Joseph Carli wrote:

“With the High Court decision going the way of the Govt’, it gives vicarious approval also to the Govt’s interpretation of how the survey ought to be managed..a “mandate” if you like..for the “no” vote mob to lean on the decision as a sort of approval of their actions. A dangerous precedent.’’

For his part the Prime Minister could have shown a more conciliatory stance. He would have been aware that many would have been disappointed with the courts decision. Instead he unleashed his inner demons and let fly at the Opposition Leader with snide sarcasm castigating him for once denying marriage equality. It was a continuance of the bad governance we have come to expect from this government.

My thought for they day

“Good democracies can only deliver good government and outcomes if the electorate demands it and it doesn’t come about by people disengaging from the process.”


  1. Terry2

    The cruel change introduced into the Marraige Act in 2004 by the Howard government and the one that gets least attention was this :

    88EA Certain unions are not marriages

    >A union solemnised in a foreign country between:

    >(a) a man and another man; or

    >(b) a woman and another woman;

    must not be recognised as a marriage in Australia.

    This was introduced to frustrate those who may go to New Zealand , Britain, Ireland or any of the other countries that would allow a same sex couple to marry. There was no need for this additional punitive twist of the knife but that’s the way Liberals are.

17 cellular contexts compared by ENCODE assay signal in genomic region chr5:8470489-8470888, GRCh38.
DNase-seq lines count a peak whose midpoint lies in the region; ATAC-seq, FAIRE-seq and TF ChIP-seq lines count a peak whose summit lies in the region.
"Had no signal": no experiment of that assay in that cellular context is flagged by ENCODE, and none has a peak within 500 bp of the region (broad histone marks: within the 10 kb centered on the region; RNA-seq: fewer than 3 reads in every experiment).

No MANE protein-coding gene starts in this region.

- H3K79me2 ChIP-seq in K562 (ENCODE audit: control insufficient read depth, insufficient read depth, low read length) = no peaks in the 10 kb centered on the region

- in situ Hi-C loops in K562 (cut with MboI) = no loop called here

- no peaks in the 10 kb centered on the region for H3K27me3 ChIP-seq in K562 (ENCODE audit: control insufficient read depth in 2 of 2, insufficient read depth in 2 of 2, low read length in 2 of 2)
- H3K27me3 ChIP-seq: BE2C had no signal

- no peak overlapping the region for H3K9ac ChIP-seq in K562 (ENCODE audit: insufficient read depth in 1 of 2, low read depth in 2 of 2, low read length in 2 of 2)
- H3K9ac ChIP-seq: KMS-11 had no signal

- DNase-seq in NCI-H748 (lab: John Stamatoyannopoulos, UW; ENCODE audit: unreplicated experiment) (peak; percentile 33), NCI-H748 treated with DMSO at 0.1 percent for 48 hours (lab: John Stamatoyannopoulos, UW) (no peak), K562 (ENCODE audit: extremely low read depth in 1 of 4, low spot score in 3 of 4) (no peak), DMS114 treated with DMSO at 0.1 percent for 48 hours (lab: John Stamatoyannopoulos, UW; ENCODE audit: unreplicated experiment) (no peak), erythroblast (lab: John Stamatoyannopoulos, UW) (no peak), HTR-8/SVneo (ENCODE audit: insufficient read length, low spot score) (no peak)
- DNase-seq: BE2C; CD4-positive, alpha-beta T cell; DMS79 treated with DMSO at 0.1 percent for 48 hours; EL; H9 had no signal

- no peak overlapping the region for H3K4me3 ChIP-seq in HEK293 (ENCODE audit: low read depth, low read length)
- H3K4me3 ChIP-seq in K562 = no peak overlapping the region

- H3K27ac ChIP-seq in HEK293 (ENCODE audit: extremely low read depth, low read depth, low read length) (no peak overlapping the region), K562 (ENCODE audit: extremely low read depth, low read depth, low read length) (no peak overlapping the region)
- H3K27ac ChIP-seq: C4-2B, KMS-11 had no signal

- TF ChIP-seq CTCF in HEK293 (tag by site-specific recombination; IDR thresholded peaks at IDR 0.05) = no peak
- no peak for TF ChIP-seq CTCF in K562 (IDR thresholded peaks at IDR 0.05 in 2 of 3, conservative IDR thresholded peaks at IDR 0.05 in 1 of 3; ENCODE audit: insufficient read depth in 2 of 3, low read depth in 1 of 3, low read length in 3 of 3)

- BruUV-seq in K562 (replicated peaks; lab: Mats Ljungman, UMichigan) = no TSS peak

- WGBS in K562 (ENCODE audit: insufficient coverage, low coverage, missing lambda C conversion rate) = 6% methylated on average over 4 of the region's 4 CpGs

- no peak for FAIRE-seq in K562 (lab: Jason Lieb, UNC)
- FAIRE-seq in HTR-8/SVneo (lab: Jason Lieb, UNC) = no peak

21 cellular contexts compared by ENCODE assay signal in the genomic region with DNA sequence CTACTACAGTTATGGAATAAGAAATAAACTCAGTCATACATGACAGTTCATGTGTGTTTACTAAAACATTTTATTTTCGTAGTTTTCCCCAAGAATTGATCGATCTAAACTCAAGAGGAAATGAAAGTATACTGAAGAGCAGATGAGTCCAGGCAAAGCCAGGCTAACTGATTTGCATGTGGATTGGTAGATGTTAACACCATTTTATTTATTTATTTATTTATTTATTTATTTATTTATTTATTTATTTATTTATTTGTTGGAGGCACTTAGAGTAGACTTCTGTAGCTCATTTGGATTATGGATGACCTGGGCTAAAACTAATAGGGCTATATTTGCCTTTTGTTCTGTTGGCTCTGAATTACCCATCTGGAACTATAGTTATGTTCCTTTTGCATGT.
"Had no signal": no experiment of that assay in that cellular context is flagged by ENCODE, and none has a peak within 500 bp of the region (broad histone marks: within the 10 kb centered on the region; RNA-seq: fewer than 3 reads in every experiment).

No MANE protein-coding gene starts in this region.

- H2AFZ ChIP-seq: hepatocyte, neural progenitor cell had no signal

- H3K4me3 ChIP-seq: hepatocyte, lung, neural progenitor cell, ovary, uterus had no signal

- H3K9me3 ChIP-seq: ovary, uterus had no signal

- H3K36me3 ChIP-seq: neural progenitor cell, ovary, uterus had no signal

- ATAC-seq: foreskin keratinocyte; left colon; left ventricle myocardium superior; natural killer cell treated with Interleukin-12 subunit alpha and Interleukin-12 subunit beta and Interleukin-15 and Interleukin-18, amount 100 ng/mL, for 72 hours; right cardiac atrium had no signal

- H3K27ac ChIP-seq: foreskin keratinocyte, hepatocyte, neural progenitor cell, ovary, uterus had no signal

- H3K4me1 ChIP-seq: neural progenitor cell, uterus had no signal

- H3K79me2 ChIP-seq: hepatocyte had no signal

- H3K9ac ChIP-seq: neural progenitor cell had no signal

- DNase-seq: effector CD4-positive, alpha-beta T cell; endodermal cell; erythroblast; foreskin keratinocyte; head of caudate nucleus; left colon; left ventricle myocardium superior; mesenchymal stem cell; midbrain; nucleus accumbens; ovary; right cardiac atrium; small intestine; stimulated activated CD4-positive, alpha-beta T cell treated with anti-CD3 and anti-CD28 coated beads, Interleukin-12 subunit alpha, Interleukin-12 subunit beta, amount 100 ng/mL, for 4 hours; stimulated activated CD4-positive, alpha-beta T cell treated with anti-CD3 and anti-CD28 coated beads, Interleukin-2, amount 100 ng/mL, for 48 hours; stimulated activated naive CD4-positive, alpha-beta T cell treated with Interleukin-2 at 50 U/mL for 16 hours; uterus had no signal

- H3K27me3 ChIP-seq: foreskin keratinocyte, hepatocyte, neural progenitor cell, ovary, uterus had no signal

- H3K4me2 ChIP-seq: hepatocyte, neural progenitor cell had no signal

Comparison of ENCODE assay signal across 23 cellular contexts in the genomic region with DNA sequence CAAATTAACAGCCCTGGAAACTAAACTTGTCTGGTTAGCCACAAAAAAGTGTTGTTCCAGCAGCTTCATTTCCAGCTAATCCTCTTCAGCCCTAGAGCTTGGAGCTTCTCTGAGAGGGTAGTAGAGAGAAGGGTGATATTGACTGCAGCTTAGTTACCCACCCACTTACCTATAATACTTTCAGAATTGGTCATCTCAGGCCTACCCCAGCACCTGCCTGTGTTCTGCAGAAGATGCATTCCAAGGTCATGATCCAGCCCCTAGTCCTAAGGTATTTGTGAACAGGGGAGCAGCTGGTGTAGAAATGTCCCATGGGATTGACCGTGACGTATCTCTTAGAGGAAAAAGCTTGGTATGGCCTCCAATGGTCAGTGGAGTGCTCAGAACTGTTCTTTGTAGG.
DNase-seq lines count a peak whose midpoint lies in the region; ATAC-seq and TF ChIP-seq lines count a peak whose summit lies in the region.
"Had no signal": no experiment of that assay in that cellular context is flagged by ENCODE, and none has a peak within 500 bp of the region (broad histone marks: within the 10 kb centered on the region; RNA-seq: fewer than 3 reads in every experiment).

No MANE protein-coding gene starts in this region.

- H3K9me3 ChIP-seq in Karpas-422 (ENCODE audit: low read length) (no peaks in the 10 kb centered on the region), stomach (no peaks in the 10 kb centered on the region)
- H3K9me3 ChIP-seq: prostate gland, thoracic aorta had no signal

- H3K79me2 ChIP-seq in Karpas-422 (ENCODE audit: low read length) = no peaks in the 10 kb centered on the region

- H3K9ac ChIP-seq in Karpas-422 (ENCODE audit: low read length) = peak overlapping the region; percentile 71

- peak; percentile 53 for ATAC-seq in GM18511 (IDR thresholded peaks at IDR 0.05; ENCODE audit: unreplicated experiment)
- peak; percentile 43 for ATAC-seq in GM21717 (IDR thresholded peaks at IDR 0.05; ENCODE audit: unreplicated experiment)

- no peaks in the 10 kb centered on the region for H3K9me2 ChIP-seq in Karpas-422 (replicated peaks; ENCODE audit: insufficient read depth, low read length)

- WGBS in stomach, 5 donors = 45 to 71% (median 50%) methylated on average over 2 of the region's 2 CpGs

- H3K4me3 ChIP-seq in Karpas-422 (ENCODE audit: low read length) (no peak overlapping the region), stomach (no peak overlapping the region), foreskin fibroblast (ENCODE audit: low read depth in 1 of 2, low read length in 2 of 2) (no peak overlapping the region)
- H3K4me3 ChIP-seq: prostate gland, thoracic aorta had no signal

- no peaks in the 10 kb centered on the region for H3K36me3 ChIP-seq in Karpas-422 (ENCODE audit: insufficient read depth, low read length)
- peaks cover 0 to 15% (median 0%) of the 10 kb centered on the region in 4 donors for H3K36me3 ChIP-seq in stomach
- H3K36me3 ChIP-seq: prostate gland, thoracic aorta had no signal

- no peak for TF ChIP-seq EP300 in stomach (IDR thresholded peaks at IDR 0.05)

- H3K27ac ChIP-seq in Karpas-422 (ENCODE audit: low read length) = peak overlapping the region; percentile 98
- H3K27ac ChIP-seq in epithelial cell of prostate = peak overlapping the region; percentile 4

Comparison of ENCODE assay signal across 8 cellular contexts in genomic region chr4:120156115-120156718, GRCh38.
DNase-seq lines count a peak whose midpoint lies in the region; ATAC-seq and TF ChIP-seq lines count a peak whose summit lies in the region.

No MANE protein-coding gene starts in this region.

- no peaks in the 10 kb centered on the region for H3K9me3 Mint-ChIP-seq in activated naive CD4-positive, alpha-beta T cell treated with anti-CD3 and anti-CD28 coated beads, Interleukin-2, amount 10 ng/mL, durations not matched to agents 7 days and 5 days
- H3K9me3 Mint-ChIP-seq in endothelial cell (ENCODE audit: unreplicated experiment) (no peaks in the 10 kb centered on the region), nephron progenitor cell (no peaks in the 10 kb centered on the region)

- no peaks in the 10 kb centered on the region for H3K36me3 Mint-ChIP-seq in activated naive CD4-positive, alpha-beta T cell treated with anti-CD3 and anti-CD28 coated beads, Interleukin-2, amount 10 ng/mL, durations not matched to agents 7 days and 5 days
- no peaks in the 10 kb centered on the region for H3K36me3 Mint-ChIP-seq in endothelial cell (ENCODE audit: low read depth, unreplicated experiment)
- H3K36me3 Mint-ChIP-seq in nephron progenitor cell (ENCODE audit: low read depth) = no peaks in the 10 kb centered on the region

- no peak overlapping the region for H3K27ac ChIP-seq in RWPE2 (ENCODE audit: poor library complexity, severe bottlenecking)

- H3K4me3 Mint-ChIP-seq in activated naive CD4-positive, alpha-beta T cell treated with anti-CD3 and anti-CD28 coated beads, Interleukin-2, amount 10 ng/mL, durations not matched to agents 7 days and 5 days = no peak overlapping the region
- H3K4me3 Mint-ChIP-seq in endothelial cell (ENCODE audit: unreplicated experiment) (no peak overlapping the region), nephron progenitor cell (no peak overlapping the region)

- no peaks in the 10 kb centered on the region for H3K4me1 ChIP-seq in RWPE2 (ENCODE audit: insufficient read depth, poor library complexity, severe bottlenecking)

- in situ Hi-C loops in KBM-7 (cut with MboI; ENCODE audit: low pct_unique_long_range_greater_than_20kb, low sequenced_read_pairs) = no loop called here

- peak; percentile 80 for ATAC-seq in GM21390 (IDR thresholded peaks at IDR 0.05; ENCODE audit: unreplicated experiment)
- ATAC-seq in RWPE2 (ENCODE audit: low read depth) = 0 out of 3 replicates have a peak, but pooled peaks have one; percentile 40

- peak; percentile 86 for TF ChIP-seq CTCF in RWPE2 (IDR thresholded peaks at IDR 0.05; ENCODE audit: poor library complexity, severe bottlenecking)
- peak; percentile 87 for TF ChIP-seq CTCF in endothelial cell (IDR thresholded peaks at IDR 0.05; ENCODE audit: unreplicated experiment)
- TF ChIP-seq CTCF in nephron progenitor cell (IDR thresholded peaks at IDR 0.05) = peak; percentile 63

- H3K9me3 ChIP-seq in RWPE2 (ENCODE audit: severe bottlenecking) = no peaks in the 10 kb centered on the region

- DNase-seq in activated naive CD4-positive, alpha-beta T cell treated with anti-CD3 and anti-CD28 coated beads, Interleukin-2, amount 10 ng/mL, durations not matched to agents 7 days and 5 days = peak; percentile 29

If this opinion poll fails to get up, this restriction will still apply and continue to make Australia a laughing stock to the rest of the world and act as a banner proclaiming our prejudice, our political immaturity and our latent homophobia.

    I had committed myself not to participate in this opinion poll as I see it as akin to a Roman forum with the wretched Christian held at the mercy of the gladiator awaiting a thumbs up or down to determine his fate : I will however reluctantly vote and voteYES.

  2. Michael Taylor

    I used to work with a bloke who’d take an hour to decide whether he wanted a pie or a pasty for lunch. It’s a dilemma that I’m sure Malcolm faces on a daily basis.